This morning, we took a ride over to the soapstone quarry. Last time we were there, it was May and it was hot. This time, it's November, early morning, and very cold. It felt good to roll in though! We donned hardhats and wound our way through the various stacks of slab in the yard. We even visited the scrap pile, just to say hello. We found a nice-looking slab of proper dimensions and they came over with the forklift to weigh it and load it onto our truck. About 220 pounds. Tomorrow (if we're still on schedule), we'll cut the second threshold from this slab.

Finally, I should mention that last night we fired up the Heatmor for the first time this season. Earlier in the month we got it ready to go by cleaning and oiling the blower motor, wiping away spider webs, and giving it a basic check. We had also bled/pressurized the radiant system and tested the pumps. So all we had to do last night was get a fire going. In less than 45 minutes the water temperature went from 38 degrees to 190 degrees. Switched on the floor heat and heard the familiar creaks of the tubing snugged up against the floor. Less than 12 hours later, there's a very noticeable difference. Welcome to the season!

- John

Tuesday, November 11, 2008

The Thanksgiving Challenge

Well peeps, we're picking up the pace 'round the house again. We've still got this pesky list of things that we never really finished, and some of these items would go a long way towards making the place feel a little more, well, done.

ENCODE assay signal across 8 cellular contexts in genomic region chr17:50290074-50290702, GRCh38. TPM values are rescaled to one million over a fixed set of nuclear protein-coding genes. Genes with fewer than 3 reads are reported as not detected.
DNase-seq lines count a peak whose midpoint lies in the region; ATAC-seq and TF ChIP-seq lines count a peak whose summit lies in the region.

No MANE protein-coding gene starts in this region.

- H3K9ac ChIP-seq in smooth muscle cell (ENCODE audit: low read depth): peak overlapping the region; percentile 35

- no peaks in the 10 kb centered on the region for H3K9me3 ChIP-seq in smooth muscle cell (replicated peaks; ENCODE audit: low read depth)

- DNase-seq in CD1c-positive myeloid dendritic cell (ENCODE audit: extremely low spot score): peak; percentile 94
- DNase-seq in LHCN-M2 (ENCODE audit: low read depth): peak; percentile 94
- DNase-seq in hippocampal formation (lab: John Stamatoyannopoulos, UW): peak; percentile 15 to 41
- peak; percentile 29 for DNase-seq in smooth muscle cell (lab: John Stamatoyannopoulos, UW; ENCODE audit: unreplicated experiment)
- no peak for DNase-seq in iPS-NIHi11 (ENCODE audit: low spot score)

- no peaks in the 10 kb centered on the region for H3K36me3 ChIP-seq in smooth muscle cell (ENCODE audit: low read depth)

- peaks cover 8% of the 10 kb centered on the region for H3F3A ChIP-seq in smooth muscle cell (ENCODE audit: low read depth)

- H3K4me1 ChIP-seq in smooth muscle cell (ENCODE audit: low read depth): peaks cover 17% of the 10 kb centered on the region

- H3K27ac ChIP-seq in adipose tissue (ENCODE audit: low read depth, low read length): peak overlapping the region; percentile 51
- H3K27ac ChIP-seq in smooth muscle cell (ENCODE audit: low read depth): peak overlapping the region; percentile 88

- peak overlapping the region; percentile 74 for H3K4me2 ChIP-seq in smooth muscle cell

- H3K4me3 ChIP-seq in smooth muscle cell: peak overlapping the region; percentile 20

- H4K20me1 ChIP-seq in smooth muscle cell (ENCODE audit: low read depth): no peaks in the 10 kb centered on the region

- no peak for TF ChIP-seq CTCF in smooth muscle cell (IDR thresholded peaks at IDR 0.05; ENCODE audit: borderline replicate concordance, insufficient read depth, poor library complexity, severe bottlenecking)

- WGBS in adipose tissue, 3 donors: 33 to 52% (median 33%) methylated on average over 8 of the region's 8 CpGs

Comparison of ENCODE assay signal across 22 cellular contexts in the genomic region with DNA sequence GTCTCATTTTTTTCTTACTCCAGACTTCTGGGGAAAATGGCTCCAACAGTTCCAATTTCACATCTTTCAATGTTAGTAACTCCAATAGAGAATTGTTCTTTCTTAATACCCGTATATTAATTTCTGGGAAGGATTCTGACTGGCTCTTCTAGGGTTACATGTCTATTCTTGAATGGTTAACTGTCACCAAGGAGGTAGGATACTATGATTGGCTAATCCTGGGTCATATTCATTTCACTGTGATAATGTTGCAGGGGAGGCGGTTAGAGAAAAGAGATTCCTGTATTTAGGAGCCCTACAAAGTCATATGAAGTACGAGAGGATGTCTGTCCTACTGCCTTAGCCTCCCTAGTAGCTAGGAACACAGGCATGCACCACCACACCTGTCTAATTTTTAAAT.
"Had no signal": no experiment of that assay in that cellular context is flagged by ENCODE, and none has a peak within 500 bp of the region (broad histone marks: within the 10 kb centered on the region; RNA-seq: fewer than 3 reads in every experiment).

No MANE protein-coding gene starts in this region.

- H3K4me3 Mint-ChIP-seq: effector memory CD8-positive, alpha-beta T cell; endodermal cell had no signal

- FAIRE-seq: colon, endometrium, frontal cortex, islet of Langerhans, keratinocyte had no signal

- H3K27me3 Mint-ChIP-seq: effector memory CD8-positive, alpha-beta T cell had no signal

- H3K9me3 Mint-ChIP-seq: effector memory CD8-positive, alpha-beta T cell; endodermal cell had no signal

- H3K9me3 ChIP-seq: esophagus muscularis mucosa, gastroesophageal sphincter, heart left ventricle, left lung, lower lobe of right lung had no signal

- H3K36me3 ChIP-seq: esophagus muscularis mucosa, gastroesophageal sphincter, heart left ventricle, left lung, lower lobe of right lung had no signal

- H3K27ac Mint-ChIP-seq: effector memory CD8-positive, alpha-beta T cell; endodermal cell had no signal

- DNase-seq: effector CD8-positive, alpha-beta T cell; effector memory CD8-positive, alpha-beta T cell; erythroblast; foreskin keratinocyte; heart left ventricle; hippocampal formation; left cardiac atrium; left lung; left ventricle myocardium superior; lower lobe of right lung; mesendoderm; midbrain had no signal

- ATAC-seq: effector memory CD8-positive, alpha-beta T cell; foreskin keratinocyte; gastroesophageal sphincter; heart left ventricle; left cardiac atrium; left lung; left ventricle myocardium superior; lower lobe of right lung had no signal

I think we're looking at two phases here: the Thanksgiving Challenge, and some sort of Winter Slog.

On the T'day list:

- thresholds (fix gaps in the floor where walls used to be)
- kickplates (under the kitchen cabinets)
- plywood floor/kitchen floor transition

The thresholds are underway. We're using what is leftover of the soapstone slab from which we cut our bathroom sinktop from. As of yesterday, we've cut, sanded, buffed, and carved all the stone required for the space between the living and dining rooms. We figured out the trick (or a trick) to getting a nice dark finish on the stone. We start with 80 grit, move to 120, and keep using it until it's basically not even sandpaper anymore, then we switch to steel wool. Ooh, looks wet even when it's dry!

And here you can see the difference between the finished and unfinished stone:

Since the stone sits about a half inch (or less) above the floor and has 90 edges, I decided to try my hand at a bit of carving, with the goal of getting a nice, rounded edge. I pulled it off using a file, paint scraper, and sandpaper. Lookin' good.

Monday night, while I finished rounding the edges of the inlays that will wrap around the chimney, Erika put a vapor barrier (6 mil plastic) down where the threshold will go and together we screwed the plywood down on top of that. All that's left to do now is lay the stone in a bed of mortar, a small grout job, and figure out how to trim around the posts!

Sunday, we cut the wood for the kickplates. Erika was very diligent about finding and cleaning up some old door trim for this, saving us from buying more lumber. In relatively short order, we measured it up, cut it up, and popped it in for a preview - looks great! It's amazing what not being able to see under the cabinets will do for adding to that "feeling of completion" that we're aiming for. Erika got a coat of primer on there before sundown. Monday night, she hit it with a top coat of paint and we nailed it in place. Touched up the nail holes and we're good to go!



- John